TITLE

C-reactive protein predicts carotid atherosclerosis progression in mild to moderate risk and middle-aged patients

AUTHOR(S)
Hashimoto, Hiroyuki; Kitagawa, Kazuo; Hougaku, Hidetaka; Etani, Hideki; Hori, Masatsugu
PUB. DATE
April 2006
SOURCE
Clinical & Investigative Medicine;Apr2006, Vol. 29 Issue 2, p77
SOURCE TYPE
Academic Journal
DOC. TYPE
Article
ABSTRACT
Purpose: The Framingham risk score is a popular tool for estimating cardiovascular risk, but there is debate about the value of C-reactive protein. This study investigated the utility of C-reactive protein to predict the progression of atherosclerosis in relation to the Framingham risk score and age. Methods: This observational study enrolled 164 outpatients (mean age: 61 yr; range: 40 - 75 yr) receiving treatment for classical cardiovascular risk factors. They underwent serial ultrasonographic evaluation of their carotid arteries for 36 ± 10 months. A carotid intima-media thickness ≥ 1.1 mm was defined as plaque, and the number of plaques and plaque score (sum of all plaque thicknesses) were determined. Serum C-reactive protein concentrations and classical risk factors, including body mass index, were measured. Results: C-reactive protein was related to annual changes in the number of plaques and the plaque score (r = 0.26 and 0.28; P < 0.01 and P < 0.001, respectively), as well as the 10-year risk of cardiovascular disease estimated from the Framingham risk score (r = 0.335, P < 0.001). C-reactive protein was correlated with the annual changes of plaque number and plaque score (α = 0.21 and 0.23; P < 0.05 and P < 0.01) after adjusting for 10-year cardoiovascular and other risk factors, especially in 64 patients comprising the 8-13% 10-year risk group (β = 0.33 for plaque score, P < 0.05). CRP also showed a relationship with the progression of carotid atherosclerosis in 71 patients aged ≤ 61 yr (β = 0.33 for plaque score, P < 0.01). Conclusions: C-reactive protein can predict the progression of early carotid atherosclerosis in patients with mild to moderate cardiovascular risk and/or middle-aged patients.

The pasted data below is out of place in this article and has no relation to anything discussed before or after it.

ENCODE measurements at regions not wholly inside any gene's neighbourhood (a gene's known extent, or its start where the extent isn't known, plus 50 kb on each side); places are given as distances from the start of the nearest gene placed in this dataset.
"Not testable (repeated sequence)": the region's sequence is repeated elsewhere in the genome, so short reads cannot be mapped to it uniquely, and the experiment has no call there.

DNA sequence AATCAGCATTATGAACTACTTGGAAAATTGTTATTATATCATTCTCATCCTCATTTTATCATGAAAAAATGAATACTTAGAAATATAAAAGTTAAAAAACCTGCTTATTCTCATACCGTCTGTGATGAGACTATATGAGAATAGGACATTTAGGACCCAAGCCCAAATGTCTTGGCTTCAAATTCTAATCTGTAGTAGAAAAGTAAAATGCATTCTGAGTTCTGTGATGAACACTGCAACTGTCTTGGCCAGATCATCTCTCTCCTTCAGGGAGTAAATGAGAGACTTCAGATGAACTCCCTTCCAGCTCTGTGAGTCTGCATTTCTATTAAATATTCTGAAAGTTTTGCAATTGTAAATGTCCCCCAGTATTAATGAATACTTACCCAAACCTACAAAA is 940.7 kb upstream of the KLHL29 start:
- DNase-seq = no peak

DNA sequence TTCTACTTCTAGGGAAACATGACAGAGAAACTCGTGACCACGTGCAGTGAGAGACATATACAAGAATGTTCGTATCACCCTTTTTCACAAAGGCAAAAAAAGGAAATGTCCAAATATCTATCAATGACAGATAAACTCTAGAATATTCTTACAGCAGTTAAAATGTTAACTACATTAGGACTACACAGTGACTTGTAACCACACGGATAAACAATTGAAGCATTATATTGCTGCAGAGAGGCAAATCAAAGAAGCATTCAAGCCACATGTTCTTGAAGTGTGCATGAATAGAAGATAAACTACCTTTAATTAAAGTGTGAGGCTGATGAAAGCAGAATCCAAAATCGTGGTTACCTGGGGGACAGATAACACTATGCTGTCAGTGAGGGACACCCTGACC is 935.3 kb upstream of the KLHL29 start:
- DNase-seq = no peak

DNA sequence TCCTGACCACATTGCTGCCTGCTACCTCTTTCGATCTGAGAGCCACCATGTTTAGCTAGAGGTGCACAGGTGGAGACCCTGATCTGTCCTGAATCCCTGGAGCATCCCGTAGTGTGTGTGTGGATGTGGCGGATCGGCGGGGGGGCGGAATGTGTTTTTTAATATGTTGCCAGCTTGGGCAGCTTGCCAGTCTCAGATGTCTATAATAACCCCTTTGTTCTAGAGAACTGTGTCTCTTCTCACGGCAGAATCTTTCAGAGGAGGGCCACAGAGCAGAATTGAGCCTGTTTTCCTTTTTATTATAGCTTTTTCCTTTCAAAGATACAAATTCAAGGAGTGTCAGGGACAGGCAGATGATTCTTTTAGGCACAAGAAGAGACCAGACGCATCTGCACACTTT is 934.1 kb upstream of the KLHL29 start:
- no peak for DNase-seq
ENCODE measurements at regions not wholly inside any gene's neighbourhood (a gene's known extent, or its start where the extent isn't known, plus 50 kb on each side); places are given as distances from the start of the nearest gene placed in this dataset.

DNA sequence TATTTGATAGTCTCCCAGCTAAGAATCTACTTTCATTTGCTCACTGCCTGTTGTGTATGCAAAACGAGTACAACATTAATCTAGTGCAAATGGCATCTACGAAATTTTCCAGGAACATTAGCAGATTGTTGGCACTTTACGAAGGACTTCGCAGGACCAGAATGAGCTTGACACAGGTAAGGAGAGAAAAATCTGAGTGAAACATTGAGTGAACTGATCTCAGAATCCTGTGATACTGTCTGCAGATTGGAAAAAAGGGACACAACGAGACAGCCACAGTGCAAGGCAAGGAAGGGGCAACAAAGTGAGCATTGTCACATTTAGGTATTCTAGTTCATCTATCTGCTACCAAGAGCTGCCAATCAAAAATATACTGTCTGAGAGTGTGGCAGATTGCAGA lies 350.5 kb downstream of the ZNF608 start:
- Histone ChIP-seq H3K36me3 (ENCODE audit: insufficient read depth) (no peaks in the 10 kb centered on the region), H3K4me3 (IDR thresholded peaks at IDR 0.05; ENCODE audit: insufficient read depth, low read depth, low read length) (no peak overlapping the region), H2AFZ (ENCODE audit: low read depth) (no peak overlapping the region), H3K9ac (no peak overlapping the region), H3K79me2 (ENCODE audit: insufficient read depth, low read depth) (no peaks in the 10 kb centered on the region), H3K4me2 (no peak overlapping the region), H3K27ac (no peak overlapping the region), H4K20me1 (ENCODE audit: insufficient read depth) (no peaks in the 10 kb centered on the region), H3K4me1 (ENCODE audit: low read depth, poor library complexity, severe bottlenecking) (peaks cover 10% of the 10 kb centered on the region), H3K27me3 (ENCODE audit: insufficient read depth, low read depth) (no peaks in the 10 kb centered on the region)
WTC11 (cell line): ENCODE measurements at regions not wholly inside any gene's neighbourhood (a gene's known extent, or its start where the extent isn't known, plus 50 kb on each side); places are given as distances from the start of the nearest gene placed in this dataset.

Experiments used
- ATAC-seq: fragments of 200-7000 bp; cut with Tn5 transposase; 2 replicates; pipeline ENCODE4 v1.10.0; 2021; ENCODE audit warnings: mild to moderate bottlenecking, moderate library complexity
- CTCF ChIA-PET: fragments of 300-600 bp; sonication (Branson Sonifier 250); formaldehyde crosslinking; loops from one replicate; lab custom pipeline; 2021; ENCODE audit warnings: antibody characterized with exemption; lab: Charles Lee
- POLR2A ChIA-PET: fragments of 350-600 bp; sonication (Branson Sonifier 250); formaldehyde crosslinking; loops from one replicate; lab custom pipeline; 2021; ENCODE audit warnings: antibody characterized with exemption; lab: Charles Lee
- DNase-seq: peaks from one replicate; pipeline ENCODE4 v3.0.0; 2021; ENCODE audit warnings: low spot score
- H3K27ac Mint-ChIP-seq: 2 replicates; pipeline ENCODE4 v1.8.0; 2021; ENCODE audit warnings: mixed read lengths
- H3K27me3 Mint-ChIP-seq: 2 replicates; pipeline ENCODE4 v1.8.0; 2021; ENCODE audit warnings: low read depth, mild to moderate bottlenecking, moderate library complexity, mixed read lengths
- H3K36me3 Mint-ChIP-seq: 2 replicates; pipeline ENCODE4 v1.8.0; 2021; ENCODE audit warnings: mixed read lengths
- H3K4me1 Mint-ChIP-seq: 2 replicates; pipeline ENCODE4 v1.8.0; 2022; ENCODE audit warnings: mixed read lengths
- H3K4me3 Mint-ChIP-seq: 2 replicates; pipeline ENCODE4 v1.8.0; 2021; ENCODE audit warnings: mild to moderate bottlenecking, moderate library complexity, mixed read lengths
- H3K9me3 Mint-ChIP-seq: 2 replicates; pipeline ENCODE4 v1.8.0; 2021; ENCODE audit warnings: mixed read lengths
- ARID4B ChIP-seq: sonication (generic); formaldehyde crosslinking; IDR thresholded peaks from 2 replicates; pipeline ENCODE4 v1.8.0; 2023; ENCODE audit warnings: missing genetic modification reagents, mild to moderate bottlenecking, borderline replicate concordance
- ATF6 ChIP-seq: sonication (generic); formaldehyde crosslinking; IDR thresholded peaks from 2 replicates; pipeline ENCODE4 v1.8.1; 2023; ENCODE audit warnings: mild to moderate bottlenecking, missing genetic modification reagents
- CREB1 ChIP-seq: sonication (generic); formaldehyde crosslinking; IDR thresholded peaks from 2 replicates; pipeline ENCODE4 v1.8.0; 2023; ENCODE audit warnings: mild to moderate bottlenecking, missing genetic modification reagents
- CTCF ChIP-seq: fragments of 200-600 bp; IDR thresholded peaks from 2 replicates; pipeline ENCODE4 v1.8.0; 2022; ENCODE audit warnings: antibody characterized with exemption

ACCESSION #
20612602

 

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